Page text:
The Leonard Lopate Show will be marking the tenth anniversary of 9/11 by speaking to people about what happened that day as well as what has happened since—at Ground Zero, in the city, and in the country as a whole.
Throughout the week we’ll be airing short comments from people like Katie Couric, Henry Kissinger, and Gabriel Byrne, Bill Moyers, and others about life since 9/11.
Mark Hilan, former host of Morning Edition at WNYC who kept the station on the air on 9/11; Larry Ingrassia, formerly of the Wall Street Journal, who was part of the team that set up a newsroom within a few hours after the attacks and helped put together the Pulitzer Prize-winning edition of that paper, discuss having to make sense of events on 9/11, both personally, and professionally, on the fly.
Architect Daniel Libeskind discusses the master plan for the redevelopment of the World Trade Center Site and his role in it. The basic plan is for 16 acres, a 9/11 memorial, four office buildings comprising 10 million square feet, a performing arts center, a transportation hub, retail and public space. He’ll also discuss the international architecture practice he’s created since moving to New York after winning the master plan competition a decade ago. Libeskind’s plan reconnects the World Trade Center site to the urban fabric and vibrant street life of Lower Manhattan, and includes a Wedge of Light—the public plaza will be defined by the angle of the sun on 9/11 at 8:46 am, when the first tower was hit, and again at 10:28 am, when the second tower fell.
Photographer Joel Meyerowitz discusses the 10th anniversary edition/re-release of Aftermath, his book of photographs he took that record the recovery efforts at Ground Zero. He was the only professional photographer granted entry to the site. A number of his photographs will be displayed in the 9/11 Memorial Museum.
Lauren Manning, former managing director and partner at Cantor Fitzgerald, located in Tower 1 of the World Trade Center, discusses how she overcame the severe injuries she received on 9/11, and about writing her memoir, Unmeasured Strength.
Susan Silberberg, Lecturer in Urban Design and Planning at MIT and planning consultant, and Robert Rogers, Principal at Rogers Marvel Architects, PLLC, discuss the physical changes to our public realm post 9/11. Susan Silberg has been studying how "security creep" is impacting city dwellers and the varied motivations for the securitization of urban space. Robert Rogers' firm, Rogers Marvel, has helped design sections of Battery Park City to insure security for the buildings in and around that neighborhood, developed new architecturally pleasing street elements for Wall Street insure security, and have developed a master plan for the area around the Pentagon.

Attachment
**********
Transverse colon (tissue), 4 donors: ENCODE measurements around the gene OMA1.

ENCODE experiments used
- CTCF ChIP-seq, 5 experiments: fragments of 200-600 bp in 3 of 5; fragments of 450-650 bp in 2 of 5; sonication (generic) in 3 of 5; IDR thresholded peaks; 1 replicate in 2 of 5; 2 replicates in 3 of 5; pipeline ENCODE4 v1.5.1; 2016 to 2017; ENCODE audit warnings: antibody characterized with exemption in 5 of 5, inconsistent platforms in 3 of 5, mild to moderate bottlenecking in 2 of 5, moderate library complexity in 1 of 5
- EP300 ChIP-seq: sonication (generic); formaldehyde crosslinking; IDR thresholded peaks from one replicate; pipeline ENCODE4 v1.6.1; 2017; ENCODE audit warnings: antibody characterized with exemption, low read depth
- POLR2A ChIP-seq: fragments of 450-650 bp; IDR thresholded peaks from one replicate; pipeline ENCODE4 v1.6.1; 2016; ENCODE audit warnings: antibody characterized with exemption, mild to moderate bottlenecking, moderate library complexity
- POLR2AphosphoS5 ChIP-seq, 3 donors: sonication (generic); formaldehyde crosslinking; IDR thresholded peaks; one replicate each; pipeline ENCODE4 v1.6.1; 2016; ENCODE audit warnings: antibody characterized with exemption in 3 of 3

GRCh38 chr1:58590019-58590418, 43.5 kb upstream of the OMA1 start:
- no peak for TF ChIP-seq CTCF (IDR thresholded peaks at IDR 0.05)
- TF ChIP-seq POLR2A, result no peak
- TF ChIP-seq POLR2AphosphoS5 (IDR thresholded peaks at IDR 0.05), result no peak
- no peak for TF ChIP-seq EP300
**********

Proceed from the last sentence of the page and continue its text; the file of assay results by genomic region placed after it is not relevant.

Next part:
Novelists Joseph O’Neill, Julia Glass, and Colum McCann discuss dealing with 9/11 in their writing, and in fiction in general.
Nadine Strossen, former head of the ACLU, joins us to talk about how civil liberties have changed since 9/11, from domestic surveillance, body scanners, and indefinite detention to an expansive national security establishment that remains largely hidden from view.
Restaurateurs Drew Nieporent, Michael Lomonaco (formerly of Windows on the World), and David Bouley discuss the restaurant scene in downtown Manhattan after 9/11.
Musicians Laurie Anderson, Dar Williams, and Joan Osborne talk about dealing with the issue of whether to stay in New York City after 9/11 or to leave, and what effect that day and its aftermath have had on their creative lives. Joan had been ready to leave, but felt she should stay here after 9/11; Dar left the city and now lives up along the Hudson. We’ll be taking calls from listeners on whether 9/11 made them consider leaving—or moving to—New York.